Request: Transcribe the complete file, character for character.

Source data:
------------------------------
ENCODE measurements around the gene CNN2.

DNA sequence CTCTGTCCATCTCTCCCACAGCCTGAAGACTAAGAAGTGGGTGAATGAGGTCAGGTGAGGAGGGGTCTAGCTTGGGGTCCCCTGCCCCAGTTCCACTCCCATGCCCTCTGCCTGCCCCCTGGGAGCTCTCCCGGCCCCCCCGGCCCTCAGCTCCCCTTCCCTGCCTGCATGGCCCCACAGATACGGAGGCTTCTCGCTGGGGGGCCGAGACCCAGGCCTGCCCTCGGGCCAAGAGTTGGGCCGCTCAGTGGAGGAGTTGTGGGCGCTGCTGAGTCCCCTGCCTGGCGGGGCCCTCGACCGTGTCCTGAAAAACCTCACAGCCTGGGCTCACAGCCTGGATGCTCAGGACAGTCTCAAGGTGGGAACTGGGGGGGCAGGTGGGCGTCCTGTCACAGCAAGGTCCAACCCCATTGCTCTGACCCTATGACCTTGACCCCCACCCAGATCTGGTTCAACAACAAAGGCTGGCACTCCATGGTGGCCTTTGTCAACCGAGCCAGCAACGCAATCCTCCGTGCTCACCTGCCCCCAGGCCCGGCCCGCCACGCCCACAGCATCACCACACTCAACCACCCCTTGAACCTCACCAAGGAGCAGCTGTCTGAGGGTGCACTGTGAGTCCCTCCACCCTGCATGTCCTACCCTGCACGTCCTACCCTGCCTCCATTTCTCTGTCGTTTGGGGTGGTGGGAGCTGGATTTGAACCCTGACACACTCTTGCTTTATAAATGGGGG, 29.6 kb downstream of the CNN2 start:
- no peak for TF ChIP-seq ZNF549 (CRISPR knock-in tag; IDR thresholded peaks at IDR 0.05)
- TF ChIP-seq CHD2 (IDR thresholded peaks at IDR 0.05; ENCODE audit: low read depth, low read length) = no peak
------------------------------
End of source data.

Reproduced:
ENCODE measurements around the gene CNN2.

DNA sequence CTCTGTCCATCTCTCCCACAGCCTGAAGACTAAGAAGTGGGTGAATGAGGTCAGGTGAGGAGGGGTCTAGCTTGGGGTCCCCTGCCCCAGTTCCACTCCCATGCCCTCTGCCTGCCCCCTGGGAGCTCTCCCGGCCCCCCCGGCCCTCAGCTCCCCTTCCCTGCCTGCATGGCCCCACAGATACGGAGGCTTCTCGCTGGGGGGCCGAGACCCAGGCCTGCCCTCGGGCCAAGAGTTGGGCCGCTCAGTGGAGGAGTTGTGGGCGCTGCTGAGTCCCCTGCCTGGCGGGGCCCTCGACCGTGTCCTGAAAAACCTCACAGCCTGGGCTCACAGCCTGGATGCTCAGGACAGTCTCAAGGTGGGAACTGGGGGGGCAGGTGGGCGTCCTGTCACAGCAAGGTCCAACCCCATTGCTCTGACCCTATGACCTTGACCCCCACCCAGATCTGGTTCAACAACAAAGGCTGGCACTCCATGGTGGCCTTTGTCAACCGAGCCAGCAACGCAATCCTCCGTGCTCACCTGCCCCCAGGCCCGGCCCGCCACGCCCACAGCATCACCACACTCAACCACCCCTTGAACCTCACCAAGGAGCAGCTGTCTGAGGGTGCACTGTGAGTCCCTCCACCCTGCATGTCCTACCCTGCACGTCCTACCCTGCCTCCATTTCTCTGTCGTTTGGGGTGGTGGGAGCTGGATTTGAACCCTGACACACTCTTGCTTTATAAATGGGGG, 29.6 kb downstream of the CNN2 start:
- no peak for TF ChIP-seq ZNF549 (CRISPR knock-in tag; IDR thresholded peaks at IDR 0.05)
- TF ChIP-seq CHD2 (IDR thresholded peaks at IDR 0.05; ENCODE audit: low read depth, low read length) = no peak